Saturday, January 06, 2007


This week, at work, we have been using for the first time a new music system in the chapels. The Council having decided, in their wisdom, to no longer employ folk on a casual basis, we’ve thus lost one organist and gained a Music Director. So on top of doing my usual things as a Chapel Attendant, I’ve now added Music Operative. Apart from one deeply humiliating incident on my very first service, it has gone OK. I’ve become gradually less anxious and apprehensive as the week has progressed. There are downsides to the system, mainly caused by ministers or funeral director’s turning up at the last minute with CD’s and service details. Whilst the new system is flexible and fast, there are often a hundred and one things that need doing in the short space of time between services, organising the music just pushes the pressure too far towards the unacceptable end of the scale. I guess I will become more fluent and speedy with the new computer based system eventually. I will not, however, have any expectations that some Funeral Directors will suddenly become better organised, or more considerate.

I now sit in on most services, when I’m on ‘music duty’. This means I hear the eulogies and brief life stories. I’m finding these touching and thought provoking. Sometimes, it’s simply the tragic nature of a death, such as a young girl of eight, who died from cancer. Seeing the Mother’s grief was quite gut wrenching. Other times, it was the simple level at which the deceased was appreciated, by which I guess I mean unaffected. It is rarely a catalogue of great world shattering deeds. It’s more about how they were as people, than what they did. One chap, who died of a brain tumour at 57 years old, was a fireman most of his working life. His qualities and strengths of solid dependability, thoroughness, care and concern for others, were highlighted repeatedly. His workmates admired, respected him, and came out in full to pay their respect. Another woman had been a bright and appreciative presence, paying a lot of attention to people’s needs, when she worked as a warden in a sheltered housing scheme. Even though she’d retired from that job fifteen years ago, residents turned out in full for her funeral.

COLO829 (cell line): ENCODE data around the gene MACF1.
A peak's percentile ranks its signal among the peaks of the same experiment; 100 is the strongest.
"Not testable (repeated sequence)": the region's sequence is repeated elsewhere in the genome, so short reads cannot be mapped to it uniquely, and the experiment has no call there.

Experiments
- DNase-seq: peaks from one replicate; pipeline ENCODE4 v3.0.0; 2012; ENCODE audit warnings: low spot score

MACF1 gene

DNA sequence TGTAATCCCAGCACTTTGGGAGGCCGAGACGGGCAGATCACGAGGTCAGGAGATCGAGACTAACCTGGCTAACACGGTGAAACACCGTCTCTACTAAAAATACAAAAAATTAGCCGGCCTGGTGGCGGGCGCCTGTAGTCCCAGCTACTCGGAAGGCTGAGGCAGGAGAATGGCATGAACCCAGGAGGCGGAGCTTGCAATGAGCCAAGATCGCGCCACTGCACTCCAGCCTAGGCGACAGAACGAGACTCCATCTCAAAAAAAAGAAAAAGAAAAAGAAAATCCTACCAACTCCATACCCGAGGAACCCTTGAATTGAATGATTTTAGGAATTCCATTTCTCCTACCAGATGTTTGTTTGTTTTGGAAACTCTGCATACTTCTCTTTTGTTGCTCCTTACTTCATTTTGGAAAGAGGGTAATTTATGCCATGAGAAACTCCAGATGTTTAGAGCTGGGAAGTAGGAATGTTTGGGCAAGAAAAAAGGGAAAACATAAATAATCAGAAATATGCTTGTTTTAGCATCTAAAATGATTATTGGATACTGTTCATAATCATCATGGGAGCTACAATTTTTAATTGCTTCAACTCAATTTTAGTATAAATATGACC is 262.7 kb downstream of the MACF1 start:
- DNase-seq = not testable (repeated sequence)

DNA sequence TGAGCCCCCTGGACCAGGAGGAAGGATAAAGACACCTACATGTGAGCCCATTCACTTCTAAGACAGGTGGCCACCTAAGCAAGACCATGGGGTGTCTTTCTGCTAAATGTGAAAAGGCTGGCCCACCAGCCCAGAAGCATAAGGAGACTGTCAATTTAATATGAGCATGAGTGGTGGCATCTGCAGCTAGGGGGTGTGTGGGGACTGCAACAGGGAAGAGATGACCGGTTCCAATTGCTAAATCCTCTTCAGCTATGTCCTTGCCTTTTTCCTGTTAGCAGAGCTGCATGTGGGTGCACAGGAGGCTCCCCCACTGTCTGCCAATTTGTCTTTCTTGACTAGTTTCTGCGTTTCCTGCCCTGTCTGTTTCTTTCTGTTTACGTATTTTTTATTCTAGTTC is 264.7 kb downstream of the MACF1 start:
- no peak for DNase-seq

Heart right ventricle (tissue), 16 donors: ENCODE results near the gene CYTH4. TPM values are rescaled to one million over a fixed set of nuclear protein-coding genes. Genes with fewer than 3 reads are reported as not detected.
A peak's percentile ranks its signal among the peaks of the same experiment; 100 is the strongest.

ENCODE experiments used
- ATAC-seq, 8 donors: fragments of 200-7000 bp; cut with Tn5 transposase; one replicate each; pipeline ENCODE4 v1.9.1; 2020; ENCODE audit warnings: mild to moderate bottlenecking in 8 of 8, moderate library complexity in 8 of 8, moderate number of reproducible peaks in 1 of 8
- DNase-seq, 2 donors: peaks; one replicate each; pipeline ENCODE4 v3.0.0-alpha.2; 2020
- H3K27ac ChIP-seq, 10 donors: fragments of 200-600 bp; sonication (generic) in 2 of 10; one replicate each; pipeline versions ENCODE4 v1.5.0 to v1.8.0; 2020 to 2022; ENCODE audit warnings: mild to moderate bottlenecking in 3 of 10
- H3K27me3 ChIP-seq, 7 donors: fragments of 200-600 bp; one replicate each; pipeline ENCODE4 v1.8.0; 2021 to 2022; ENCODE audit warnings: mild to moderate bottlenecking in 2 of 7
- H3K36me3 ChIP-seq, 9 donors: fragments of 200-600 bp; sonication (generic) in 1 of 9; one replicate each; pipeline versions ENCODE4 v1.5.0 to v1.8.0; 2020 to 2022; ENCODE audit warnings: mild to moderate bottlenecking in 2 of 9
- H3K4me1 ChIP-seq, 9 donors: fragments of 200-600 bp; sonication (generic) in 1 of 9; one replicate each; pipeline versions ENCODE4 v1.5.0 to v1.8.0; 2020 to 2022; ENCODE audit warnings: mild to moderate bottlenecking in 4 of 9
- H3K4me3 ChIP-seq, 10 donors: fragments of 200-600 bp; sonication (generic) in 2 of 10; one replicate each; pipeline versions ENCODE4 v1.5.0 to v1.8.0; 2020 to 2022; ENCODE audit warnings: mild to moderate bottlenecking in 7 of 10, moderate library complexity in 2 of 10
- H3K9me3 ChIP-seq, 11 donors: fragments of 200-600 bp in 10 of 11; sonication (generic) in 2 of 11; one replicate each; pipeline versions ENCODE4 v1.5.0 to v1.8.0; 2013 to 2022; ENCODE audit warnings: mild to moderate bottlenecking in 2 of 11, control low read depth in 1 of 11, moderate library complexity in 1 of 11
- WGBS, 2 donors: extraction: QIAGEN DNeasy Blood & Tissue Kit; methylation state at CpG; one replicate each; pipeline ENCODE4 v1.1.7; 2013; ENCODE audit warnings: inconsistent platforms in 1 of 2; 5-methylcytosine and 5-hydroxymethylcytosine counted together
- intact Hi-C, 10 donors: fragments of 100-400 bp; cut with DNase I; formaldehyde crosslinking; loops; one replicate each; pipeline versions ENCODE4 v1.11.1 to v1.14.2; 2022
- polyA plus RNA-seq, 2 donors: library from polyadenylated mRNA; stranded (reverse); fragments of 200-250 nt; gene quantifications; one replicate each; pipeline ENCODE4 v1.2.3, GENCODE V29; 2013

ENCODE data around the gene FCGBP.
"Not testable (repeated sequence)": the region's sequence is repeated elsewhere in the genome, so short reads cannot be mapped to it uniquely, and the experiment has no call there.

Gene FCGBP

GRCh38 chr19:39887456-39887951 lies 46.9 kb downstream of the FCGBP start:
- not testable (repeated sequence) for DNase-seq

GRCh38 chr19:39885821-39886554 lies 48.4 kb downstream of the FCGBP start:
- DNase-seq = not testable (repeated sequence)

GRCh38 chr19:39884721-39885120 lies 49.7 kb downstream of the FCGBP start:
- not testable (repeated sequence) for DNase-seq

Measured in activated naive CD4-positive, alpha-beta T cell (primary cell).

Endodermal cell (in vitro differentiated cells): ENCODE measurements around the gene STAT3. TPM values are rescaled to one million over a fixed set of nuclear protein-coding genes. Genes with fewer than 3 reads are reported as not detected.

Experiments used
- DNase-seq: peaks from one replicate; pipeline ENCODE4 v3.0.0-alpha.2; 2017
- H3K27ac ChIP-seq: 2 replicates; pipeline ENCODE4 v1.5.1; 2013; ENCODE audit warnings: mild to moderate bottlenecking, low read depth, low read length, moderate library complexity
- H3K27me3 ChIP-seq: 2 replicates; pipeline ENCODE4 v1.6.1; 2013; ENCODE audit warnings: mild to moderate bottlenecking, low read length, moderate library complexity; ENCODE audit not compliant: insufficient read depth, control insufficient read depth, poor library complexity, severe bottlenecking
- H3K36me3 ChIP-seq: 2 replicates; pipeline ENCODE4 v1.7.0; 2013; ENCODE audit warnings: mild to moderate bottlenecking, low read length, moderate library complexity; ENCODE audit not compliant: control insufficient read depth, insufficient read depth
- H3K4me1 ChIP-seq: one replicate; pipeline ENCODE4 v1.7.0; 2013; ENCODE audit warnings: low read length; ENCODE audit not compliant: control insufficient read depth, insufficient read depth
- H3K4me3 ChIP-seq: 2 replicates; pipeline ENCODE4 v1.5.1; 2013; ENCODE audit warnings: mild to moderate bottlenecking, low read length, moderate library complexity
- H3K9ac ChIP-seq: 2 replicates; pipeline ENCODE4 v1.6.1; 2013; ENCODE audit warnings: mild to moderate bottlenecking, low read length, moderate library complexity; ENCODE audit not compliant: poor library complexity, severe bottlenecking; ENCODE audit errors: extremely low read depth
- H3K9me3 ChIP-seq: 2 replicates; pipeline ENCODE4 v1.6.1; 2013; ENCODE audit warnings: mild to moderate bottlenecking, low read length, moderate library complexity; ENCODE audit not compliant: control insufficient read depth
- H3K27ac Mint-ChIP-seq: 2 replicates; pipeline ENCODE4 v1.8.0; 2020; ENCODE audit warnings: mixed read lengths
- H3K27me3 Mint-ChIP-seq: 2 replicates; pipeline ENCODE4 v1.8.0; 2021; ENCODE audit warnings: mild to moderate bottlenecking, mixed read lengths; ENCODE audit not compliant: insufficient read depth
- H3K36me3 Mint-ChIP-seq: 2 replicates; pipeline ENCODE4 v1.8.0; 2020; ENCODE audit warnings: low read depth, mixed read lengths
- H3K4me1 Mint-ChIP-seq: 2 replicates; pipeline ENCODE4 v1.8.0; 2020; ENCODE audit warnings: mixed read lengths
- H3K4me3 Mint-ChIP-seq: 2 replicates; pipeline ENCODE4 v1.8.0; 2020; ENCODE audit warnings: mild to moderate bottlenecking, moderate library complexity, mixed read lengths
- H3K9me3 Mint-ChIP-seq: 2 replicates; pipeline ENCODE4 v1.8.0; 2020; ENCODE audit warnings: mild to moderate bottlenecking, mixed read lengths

I think I’ve found these examples quite humbling. Sometimes I get over preoccupied emotionally with needing to make my mark in some extraordinary way, and underestimate what I do instinctively, because of its seeming ordinariness. Yet these qualities are what other people most likely will remember me by. I’ve been reflecting that my own restlessness and anxiety arise out of a discontent and inability to sit with my present life. I cannot be content with things as they are, some idea, prospect or potential pulls my attention out into the future where happiness lies. Out there in the future is happiness and deeper fulfilment, whilst now, is just not there yet.

Over Christmas I watched an excellent movie called ‘Happiness’ by the Director. Todd Solendze. It is a black comedy, that is really about what makes us unhappy. All the characters are in pursuit of an ideal; that if they have this, then they will be happy. Unfortunately what they want - usually a perfect sexual partner - is unobtainable, unrealistic, or in one case completely forbidden and abhorrent. The desperate and tragic circumstances they create as a result, often destroys their lives and potential to be happy. Their dreams turn into hellish nightmares. Ironically it’s the pursuit of happiness that is making them unhappy.

Yes, yes, yes, I know, I know…but I’m addicted to anxiety aren’t I. Can’t kick the habit, into rehab with me.

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